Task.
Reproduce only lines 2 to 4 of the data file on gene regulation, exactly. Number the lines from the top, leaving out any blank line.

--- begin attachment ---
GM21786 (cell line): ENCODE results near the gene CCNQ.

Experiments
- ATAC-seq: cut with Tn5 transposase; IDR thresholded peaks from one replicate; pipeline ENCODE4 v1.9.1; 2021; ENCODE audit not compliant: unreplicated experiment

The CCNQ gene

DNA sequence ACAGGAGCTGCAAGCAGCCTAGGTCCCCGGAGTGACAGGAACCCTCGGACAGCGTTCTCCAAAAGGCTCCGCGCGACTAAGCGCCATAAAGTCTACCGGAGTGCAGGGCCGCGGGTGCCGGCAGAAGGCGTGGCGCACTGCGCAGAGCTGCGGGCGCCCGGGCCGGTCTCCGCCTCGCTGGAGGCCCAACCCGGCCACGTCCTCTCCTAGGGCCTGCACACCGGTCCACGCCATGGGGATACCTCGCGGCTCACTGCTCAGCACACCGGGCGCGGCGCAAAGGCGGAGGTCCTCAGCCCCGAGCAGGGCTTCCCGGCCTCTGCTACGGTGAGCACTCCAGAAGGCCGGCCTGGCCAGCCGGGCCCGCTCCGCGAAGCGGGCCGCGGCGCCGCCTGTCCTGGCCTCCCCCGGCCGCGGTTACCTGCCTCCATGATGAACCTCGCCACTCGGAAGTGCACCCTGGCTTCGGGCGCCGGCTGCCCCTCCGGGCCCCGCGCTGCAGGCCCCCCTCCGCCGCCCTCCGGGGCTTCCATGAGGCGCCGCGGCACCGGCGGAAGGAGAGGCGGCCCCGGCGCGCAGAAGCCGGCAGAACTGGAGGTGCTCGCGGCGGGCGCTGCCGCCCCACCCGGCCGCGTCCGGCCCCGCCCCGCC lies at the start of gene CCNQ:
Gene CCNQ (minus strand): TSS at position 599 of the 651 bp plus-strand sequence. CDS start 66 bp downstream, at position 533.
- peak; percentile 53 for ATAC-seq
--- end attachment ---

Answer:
Experiments
- ATAC-seq: cut with Tn5 transposase; IDR thresholded peaks from one replicate; pipeline ENCODE4 v1.9.1; 2021; ENCODE audit not compliant: unreplicated experiment

The CCNQ gene